RESULTS

A total of 77 women referred from several sources (Table 1) were taught self-hypnosis in preparation for childbirth. Three women had previous experience of hypnosis. No woman attending self-hypnosis training refused collection of audit data or the publishing of de-identified data. Of 76 women assessed for hypnotizability, 5 (7%) were rated to be of low hypnotizability, 34 (44%) as moderate and 37 (48%) as of high hypnotizability. Table 2 shows birth outcomes, such as mode of delivery, epidural utilization and augmentation rates, of the 77 women who received antenatal hypnosis preparation for labour compared with birth outcome data of women giving birth after 37 weeks gestation in our maternity unit during 2003.

DISCUSSION

We have summarized the clinical experience of two obstetric anaesthetists (AMC, MIA) who offer hypnosis and suggestion as a means of psychological preparation for childbirth. Our findings were that nulliparous women taught self-hypnosis had a lower rate of utilization of epidural analgesia and a decreased requirement for labour augmentation with oxytocics compared with the population not taught self-hypnosis. These results are consistent with both recent research and previous anecdotal experience that women find hypnosis useful as an adjunct for labour analgesia (14,15,18). Previous studies have suggested that nulliparous women may differ in their response to hypnosis compared with multiparous women (19) and our experience supports this. We did not collect specific information about the effect of self-hypnosis on the experience of caesarean section. However, two women in the self-hypnosis group who required caesarean section spontaneously reported that they found self-hypnosis useful for relaxation and that it enhanced a sense of control during both anaesthesia and surgery. A measure of relaxation and sense of control during caesarean section are outcomes of interest in a future study.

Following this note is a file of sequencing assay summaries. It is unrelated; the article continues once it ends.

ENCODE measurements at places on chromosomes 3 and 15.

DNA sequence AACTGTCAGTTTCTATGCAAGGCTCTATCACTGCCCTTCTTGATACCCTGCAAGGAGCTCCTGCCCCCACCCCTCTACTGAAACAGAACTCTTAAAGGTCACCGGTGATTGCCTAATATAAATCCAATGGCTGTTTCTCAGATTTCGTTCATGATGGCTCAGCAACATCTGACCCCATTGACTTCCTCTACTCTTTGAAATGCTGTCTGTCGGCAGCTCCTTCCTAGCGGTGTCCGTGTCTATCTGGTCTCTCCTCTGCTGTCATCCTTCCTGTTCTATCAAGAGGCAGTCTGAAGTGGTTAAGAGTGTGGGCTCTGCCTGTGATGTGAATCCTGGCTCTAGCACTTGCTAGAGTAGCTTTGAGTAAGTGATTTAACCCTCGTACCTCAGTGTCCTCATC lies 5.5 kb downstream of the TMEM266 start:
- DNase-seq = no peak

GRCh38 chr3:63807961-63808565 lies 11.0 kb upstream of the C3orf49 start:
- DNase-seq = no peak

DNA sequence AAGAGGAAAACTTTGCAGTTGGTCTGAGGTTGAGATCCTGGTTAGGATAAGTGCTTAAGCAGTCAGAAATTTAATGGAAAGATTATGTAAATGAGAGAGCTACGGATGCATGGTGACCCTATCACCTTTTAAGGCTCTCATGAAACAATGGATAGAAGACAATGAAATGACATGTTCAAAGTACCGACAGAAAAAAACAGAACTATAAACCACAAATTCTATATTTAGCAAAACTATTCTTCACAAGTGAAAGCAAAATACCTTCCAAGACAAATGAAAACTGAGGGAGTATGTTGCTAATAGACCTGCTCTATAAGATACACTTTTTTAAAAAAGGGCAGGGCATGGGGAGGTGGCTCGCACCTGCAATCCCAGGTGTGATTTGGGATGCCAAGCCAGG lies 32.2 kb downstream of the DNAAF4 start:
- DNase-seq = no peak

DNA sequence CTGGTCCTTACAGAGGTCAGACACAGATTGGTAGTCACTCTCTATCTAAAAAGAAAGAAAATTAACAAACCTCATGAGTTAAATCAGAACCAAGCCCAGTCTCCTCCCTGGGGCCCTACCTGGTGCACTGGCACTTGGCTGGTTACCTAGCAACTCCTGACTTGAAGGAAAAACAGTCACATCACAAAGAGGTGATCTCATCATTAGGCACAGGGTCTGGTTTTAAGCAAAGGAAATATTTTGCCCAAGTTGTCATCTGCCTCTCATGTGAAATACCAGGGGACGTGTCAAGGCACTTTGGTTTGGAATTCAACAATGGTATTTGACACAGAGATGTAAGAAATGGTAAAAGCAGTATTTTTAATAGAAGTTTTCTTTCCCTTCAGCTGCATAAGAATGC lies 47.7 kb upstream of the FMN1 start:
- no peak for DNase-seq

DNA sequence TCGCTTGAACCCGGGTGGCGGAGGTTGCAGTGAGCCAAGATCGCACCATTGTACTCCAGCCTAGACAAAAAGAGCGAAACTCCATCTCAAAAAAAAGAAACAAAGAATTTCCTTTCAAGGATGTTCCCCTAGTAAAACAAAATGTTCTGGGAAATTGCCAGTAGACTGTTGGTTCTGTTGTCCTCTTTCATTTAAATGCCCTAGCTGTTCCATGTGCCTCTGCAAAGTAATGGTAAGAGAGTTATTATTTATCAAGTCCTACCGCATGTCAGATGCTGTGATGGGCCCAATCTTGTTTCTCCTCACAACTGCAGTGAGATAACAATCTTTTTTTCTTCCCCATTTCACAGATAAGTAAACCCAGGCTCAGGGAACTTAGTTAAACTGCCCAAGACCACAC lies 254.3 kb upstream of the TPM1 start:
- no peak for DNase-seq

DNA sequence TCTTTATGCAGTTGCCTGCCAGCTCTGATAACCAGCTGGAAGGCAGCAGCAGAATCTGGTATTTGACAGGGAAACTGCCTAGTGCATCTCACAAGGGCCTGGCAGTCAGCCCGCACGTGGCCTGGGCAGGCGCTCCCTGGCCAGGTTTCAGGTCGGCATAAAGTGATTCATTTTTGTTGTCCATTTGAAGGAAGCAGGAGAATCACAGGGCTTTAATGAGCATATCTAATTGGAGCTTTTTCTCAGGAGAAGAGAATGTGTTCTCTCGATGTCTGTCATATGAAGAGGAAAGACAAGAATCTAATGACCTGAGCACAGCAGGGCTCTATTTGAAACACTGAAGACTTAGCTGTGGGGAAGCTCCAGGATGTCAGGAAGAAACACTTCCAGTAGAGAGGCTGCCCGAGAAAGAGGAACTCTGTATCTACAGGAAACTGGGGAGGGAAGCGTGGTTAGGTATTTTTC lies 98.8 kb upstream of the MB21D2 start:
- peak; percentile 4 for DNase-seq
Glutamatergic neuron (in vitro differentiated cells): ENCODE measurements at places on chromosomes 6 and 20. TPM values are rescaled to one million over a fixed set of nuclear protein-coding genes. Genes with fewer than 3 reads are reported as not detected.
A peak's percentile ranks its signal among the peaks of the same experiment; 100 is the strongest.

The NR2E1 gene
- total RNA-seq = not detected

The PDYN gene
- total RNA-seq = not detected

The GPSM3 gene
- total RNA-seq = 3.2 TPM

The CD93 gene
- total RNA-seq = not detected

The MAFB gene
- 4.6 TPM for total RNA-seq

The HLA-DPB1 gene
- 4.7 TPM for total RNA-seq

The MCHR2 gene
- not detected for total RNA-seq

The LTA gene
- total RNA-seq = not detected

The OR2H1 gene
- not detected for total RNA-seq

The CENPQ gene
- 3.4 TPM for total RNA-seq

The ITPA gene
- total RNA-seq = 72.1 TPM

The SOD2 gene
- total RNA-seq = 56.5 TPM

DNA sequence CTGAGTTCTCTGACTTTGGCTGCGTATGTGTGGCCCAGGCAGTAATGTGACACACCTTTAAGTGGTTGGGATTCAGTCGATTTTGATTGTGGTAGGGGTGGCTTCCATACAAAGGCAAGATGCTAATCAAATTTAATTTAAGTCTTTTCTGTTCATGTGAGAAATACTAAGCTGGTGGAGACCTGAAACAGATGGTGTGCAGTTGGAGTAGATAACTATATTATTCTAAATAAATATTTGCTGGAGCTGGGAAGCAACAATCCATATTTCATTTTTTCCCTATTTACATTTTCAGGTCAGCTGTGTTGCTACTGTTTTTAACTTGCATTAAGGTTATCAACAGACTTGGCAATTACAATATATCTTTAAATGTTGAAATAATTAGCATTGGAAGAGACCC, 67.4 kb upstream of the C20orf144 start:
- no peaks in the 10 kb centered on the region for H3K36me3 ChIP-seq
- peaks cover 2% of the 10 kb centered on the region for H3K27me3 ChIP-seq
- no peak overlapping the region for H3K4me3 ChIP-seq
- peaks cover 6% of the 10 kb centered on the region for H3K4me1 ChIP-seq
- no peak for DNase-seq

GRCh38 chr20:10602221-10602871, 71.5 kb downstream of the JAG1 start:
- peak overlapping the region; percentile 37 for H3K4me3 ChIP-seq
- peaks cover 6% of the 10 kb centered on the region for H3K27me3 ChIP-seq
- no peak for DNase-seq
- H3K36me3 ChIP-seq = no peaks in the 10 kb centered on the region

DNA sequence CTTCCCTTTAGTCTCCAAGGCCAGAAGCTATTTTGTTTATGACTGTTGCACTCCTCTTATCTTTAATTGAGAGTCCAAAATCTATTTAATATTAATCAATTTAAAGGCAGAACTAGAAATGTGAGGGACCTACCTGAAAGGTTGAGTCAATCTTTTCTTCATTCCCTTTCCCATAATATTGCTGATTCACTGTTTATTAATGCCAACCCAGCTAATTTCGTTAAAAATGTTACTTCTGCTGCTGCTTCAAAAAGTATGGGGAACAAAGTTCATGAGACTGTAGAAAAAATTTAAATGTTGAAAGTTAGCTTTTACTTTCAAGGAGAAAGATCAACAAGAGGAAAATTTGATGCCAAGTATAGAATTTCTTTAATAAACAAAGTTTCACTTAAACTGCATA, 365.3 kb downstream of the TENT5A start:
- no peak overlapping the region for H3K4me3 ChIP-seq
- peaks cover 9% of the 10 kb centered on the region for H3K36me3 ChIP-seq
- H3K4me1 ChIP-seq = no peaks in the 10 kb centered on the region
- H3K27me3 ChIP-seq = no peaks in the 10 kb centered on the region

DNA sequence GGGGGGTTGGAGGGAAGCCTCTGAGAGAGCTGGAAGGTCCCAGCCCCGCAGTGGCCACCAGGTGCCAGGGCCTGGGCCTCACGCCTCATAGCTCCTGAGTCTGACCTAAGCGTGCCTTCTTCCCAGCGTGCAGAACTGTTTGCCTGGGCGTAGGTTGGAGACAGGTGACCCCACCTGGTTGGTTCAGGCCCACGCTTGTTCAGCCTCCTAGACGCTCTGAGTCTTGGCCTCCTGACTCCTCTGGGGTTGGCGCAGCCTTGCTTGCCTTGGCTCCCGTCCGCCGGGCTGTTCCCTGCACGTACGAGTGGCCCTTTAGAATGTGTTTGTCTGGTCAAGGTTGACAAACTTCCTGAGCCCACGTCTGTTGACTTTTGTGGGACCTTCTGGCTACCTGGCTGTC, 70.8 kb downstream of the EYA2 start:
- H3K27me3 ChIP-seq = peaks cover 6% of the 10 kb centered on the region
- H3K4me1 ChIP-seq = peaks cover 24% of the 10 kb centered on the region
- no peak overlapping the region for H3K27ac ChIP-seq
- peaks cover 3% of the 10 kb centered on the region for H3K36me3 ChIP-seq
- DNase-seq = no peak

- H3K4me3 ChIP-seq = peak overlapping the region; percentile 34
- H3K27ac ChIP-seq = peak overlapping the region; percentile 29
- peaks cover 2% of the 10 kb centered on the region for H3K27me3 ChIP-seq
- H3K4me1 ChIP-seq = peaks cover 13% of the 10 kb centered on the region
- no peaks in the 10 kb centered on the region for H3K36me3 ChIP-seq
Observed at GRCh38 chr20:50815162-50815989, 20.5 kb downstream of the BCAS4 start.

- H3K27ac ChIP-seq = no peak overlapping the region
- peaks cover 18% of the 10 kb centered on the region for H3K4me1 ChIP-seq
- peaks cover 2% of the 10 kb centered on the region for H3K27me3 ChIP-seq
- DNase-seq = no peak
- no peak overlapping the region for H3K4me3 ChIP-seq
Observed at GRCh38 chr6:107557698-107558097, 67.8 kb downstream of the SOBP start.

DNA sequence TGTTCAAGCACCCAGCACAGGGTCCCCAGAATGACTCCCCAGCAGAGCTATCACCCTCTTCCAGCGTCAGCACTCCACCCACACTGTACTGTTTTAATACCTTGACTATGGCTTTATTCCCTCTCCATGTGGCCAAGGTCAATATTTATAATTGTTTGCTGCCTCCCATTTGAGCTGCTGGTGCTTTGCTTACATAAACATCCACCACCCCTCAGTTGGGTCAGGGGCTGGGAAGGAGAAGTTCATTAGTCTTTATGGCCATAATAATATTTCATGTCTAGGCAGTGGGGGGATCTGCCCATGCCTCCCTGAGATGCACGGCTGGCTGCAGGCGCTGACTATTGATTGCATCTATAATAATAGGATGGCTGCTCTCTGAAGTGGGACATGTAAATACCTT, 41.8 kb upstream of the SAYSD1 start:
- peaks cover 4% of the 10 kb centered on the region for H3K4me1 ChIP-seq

The major limitation of this study is that women taught hypnosis were "self-selected" and had, generally, expressed an interest in hypnosis. Although the reasons and mechanism for referral by health professionals were not comprehensively evaluated, several women expressed a specific interest in hypnosis, and/or wished to avoid epidural analgesia and other medical interventions. Women intending "natural childbirth" or wishing to avoid an epidural might be expected to have a low rate of epidural analgesia and a reduction in other interventions (20). Multiparous women taught self-hypnosis frequently reported that they had experienced difficulties with childbirth and were dissatisfied with their experience. Many nulliparous women expressed anxiety or fear related to childbirth and such women might be expected to have increased intervention rates. A proportion of women taught hypnosis used epidural analgesia and required other interventions. Possible explanations include low responsiveness to hypnosis and the presence of medical or obstetric conditions for which epidural analgesia is indicated, but the exact reasons for epidural analgesia, unrelated to pain and anxiety, were not collected in this study. This would be an outcome of interest in a future comparative trial. Epidural techniques were the only modes of labour analgesia collected by our institution's CIS and therefore the only available mode for comparison with women taught self-hypnosis. A detailed and comprehensive comparison of all analgesia requirements will, however, be required in a future study. Harmon et al (21) and Freeman et al (22) found an association between women of high hypnotizability and reduced need for labour analgesia when compared with women of low hypnotizability. Our observational study is too small to confirm these findings and further research is required.